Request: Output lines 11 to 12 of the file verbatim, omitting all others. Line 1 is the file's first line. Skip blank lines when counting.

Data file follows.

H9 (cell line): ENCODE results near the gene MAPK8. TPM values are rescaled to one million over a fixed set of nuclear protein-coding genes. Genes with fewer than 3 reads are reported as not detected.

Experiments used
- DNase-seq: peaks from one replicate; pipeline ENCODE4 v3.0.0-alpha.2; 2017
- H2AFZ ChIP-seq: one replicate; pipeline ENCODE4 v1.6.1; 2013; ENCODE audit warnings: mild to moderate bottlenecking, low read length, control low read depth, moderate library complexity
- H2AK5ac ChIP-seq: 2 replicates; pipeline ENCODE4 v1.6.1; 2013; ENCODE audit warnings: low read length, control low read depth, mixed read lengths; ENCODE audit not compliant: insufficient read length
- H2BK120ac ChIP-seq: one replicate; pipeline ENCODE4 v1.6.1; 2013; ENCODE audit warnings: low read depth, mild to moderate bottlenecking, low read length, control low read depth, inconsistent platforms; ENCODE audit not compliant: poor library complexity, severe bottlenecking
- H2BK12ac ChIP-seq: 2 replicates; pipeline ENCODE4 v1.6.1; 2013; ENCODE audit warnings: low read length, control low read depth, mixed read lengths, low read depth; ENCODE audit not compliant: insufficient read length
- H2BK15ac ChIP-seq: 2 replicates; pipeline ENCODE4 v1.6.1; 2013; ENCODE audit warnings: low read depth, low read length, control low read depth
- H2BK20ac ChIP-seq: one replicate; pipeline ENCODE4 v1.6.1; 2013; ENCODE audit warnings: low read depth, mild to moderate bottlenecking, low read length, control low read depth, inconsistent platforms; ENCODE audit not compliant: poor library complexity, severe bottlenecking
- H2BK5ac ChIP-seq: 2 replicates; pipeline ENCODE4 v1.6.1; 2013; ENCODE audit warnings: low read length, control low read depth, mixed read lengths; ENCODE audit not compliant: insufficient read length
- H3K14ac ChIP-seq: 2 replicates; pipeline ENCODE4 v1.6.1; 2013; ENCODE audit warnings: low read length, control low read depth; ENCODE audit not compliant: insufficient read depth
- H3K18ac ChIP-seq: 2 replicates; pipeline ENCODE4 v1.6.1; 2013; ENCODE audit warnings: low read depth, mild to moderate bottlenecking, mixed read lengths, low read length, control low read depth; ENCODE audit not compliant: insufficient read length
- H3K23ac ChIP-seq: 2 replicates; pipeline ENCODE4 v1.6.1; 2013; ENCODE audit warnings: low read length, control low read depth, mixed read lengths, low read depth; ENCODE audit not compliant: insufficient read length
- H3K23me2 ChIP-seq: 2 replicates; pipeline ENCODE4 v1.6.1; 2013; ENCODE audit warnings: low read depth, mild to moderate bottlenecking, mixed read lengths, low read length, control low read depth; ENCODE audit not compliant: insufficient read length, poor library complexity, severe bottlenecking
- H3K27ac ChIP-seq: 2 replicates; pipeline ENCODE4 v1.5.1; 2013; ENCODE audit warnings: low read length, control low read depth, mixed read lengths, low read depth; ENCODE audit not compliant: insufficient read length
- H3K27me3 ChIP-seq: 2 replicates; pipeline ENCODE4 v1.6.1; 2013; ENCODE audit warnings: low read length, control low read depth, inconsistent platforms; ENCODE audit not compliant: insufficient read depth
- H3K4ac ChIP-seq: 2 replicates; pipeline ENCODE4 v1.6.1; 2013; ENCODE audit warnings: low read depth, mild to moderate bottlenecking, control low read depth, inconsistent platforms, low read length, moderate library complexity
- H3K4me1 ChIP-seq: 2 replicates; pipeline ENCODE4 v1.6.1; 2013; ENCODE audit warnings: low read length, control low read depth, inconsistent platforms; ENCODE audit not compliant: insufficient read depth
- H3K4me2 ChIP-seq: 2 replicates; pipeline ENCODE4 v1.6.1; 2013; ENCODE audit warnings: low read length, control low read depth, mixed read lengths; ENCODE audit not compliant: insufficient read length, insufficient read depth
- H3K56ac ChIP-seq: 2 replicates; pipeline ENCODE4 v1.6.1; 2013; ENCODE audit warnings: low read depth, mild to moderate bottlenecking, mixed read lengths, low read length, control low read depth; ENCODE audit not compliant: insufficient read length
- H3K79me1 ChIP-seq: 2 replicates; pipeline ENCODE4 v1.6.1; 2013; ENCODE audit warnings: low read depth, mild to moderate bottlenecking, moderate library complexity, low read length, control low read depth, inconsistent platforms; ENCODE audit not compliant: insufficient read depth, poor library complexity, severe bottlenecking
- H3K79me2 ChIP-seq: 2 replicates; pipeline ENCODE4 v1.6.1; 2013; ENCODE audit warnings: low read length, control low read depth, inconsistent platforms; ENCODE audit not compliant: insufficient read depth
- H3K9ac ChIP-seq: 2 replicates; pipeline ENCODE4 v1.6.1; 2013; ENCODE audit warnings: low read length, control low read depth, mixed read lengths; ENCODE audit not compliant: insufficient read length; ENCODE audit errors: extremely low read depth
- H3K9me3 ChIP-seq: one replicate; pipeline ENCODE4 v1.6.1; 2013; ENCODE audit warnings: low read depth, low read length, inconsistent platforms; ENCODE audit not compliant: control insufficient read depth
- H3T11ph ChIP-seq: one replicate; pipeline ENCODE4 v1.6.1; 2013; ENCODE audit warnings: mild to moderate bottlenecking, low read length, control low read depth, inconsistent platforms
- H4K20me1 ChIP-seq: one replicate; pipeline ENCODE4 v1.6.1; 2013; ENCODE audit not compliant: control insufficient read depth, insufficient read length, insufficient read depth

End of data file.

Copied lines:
- H3K14ac ChIP-seq: 2 replicates; pipeline ENCODE4 v1.6.1; 2013; ENCODE audit warnings: low read length, control low read depth; ENCODE audit not compliant: insufficient read depth
- H3K18ac ChIP-seq: 2 replicates; pipeline ENCODE4 v1.6.1; 2013; ENCODE audit warnings: low read depth, mild to moderate bottlenecking, mixed read lengths, low read length, control low read depth; ENCODE audit not compliant: insufficient read length